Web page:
There are four elements needed to prove negligence in a brain injury claim, including a duty of care, breach of that duty, causation, and damages. In order to recover monetary compensation for your traumatic brain injury, you must establish each of these four elements in your case. The failure to prove even one of these elements could result in your inability to recover the compensation you need.
Many traumatic brain injuries (TBIs) carry lifelong consequences that could require costly medical treatment, which is often compounded by a person’s inability to return to work. According to the journal Brain Injury, only 40% of individuals with brain trauma are able to return to work in the two years following their injury. If you suffered a TBI through no fault of your own, the following elements must be met in order for you to recover compensation.
Element 1: Establish a Duty of Care
Every traumatic brain injury claim must begin with establishing a duty of care. Ultimately, the defendant will only face liability for a brain injury claim if they owed the injured party a duty of care. The existence of these duties is hotly contested in some cases and hardly at issue in others.
Under certain circumstances, the duty of care in a brain injury case is often not difficult to prove. The most prominent example involves brain injuries that occur in motor vehicle accidents. Every driver has a duty to operate their vehicle in a safe manner. If your TBI occurred during a car accident, proving duty of care could be a straightforward task.
There are other cases where the existence of a duty of care is highly disputed. This is often the case when injuries occur on the property of another person. The duty to protect a visitor can vary, and it is often subjective.
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Element 2: Prove the Duty was Violated
Proving that the defendant owes a duty of care is only the first step in the process. To recover compensation for a brain injury, a plaintiff must also show that there was a breach of this duty. Typically, whether or not the duty of care was breached is a central question in a traumatic brain injury claim.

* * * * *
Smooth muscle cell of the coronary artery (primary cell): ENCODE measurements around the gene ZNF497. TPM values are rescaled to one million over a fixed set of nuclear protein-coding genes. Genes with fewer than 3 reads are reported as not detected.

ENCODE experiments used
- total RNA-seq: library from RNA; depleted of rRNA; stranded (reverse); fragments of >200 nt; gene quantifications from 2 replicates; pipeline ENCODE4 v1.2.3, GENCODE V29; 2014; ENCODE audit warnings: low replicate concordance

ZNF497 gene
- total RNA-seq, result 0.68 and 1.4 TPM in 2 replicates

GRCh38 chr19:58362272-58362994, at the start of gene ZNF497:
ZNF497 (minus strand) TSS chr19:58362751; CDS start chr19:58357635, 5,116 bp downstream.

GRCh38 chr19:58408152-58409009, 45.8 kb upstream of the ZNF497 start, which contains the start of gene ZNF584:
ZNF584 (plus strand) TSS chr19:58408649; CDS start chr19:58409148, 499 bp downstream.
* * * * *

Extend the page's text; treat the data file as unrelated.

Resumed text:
Whether or not a breach occurred will largely depend on the facts surrounding an injury. A breach can involve any act that is careless, reckless, or intentional. If this act resulted in another person’s injury, it could be an example of a breached duty of care. Some examples of a breached duty of care could include:
- Driving while intoxicated
- Making an error during brain surgery
- Failing to repair a loose handrail
- Reckless driving
- Violent assaults
Element 3: Provide a Causal Link
Your traumatic brain injury could lead to monetary compensation from the responsible party. That said, you will only be able to recover damages for those injuries that are directly tied to the breached duty of care. This element of negligence is referred to as causation.
Without a causal link between the actions of the defendant and a brain injury, monetary compensation will not be available. For example, injuries that occurred prior to the breached duty of care cannot be included in a traumatic brain injury claim.
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Element 4: Prove Your Damages
The final step in proving negligence in a traumatic brain injury case is proving damages occurred. Given that these damages are tied to the severity of the injury, establishing damages for a brain injury might not be challenging. However, a successful claim will require a plaintiff to prove the amount of damages they are owed.
Often, defendants in these cases will admit liability but make the case that the damages caused were minimal. A plaintiff could pursue a claim for damages including lost wages, pain and suffering, medical costs, and disability expenses, among other things.
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Our Attorneys Can Help You Pursue Monetary Compensation for Your Brain Injury Claim
Brain injuries are complex, and the same is true for pursuing a legal claim for compensation for a brain injury. If you have questions about the elements needed to prove negligence in a brain injury claim, the team with Loncar Lyon Jenkins is ready with the answers.
Loncar Lyon Jenkins offers free consultations for all brain injury claims. This consultation provides you with the chance to ask any questions you might have and receive a thorough evaluation of your claim. To discuss your case in detail, get a free consultation by calling today.